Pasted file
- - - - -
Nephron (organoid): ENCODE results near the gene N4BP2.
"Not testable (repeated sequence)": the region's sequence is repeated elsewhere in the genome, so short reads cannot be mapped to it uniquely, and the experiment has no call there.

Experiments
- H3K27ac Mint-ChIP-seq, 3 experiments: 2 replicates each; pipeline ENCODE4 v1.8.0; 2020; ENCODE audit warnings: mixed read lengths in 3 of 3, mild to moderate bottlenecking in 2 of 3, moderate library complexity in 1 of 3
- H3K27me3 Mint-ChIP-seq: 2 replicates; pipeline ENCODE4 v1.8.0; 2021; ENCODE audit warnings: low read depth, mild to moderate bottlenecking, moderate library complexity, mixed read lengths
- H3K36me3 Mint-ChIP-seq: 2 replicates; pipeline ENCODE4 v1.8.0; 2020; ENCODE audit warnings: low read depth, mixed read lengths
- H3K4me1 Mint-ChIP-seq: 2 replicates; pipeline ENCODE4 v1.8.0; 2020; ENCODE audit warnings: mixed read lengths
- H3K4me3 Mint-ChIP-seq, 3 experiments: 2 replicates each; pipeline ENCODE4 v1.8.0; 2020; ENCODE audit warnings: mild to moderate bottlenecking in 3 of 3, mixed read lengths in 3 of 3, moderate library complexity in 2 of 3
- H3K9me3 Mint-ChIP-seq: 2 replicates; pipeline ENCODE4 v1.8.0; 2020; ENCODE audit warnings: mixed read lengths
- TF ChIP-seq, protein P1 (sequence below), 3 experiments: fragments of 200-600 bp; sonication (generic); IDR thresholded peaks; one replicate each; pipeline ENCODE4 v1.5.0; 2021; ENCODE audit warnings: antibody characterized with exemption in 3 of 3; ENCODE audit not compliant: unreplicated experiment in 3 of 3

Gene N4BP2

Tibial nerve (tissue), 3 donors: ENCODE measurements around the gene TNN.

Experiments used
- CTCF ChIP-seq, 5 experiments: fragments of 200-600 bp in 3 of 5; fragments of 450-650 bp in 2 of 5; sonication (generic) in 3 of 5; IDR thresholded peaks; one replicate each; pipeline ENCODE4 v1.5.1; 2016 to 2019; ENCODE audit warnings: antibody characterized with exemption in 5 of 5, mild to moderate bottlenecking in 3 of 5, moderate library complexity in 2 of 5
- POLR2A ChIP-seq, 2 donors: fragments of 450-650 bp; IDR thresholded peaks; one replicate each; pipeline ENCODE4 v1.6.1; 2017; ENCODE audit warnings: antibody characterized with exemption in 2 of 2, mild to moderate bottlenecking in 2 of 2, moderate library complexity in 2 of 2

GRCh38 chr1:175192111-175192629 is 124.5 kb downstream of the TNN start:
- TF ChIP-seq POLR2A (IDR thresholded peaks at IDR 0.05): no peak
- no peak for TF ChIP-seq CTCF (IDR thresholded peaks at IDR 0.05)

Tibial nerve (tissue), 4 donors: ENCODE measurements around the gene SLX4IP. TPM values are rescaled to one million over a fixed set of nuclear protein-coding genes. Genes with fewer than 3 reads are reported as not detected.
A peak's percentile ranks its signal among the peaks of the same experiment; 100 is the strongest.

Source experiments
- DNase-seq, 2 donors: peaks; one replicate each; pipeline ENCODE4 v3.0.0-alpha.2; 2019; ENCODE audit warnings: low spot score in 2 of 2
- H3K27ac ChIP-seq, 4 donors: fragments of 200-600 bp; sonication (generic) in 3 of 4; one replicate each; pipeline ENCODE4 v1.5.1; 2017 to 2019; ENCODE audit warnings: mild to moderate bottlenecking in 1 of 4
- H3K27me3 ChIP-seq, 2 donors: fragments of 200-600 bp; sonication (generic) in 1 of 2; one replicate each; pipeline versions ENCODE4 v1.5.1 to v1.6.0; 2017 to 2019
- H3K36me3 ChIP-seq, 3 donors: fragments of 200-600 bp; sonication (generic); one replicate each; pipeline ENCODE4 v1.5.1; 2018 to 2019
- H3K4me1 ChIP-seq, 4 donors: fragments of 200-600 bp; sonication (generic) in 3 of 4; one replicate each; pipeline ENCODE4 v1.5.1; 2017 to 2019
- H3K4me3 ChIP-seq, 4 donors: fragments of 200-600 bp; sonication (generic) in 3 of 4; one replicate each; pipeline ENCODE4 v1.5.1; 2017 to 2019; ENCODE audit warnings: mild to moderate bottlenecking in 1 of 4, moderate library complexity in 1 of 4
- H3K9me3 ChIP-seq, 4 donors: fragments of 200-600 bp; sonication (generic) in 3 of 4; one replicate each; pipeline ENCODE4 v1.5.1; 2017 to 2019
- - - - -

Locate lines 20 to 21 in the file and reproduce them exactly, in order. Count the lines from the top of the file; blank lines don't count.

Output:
A peak's percentile ranks its signal among the peaks of the same experiment; 100 is the strongest.

Source experiments